Better Care. Smarter Spending. Healthier People: Paying Providers for Value, Not Volume
Rewarding Volume: Where We Are Now
Improving the quality and affordability of care for all Americans has always been a pillar of the Affordable Care Act, alongside expanding access to such care. The law gives us the opportunity to shape the way health care is delivered to patients and to improve the quality of care system-wide while helping to reduce the growth of health care costs.
When it comes to improving the way providers are paid, we want to reward value and care coordination – rather than volume and care duplication. In partnership with the private sector, the Department of Health and Human Services (HHS) is testing and expanding new health care payment models that can improve health care quality and reduce its cost.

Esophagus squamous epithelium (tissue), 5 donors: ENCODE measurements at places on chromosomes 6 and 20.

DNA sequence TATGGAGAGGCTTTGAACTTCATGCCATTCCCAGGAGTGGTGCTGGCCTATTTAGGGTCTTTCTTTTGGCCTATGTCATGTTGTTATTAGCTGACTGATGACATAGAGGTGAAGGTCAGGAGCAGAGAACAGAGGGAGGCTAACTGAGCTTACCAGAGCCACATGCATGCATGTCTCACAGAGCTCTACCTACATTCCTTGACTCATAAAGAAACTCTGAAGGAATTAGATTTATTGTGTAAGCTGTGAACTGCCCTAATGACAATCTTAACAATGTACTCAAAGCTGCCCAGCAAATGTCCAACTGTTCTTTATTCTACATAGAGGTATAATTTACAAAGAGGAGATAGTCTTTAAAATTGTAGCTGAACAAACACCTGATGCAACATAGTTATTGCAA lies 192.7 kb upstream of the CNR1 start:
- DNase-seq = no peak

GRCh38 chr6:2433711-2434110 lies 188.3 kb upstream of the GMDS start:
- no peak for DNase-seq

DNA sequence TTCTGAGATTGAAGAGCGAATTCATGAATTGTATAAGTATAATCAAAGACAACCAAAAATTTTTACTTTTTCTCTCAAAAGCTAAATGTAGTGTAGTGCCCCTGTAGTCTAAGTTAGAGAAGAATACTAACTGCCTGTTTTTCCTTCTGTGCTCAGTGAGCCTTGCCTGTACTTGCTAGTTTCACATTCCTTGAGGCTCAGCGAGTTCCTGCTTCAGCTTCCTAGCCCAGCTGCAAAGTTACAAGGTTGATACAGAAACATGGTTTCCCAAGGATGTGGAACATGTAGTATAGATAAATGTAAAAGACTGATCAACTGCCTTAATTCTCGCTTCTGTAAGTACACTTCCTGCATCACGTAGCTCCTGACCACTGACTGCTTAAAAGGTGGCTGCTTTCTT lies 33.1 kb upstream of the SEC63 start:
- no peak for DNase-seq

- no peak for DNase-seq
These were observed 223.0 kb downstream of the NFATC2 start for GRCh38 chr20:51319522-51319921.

HHS has adopted a framework that categorizes health care payment according to how providers receive payment to provide care.1
- category 1—fee-for-service with no link of payment to quality
- category 2—fee-for-service with a link of payment to quality
- category 3—alternative payment models built on fee-for-service architecture
- category 4—population-based payment
*for more detail and examples, see “Payment Taxonomy Framework”
Value-based purchasing includes payments made in categories 2 through 4. Moving from category 1 to category 4 involves two shifts: (1) increasing accountability for both quality and total cost of care and (2) a greater focus on population health management as opposed to payment for specific services.
Prior to 2011, many Medicare payments to providers were tied only to volume, rewarding providers based on how many tests they ran, how many patients they saw, or how many procedures they did, for example, regardless of whether these services helped (or harmed) the patient. But thanks to reforms under the Affordable Care Act and other changes, by 2014, an estimated 20 percent of Medicare reimbursements had shifted to categories 3 and 4, directly linking provider reimbursement to the health and well-being of their patients.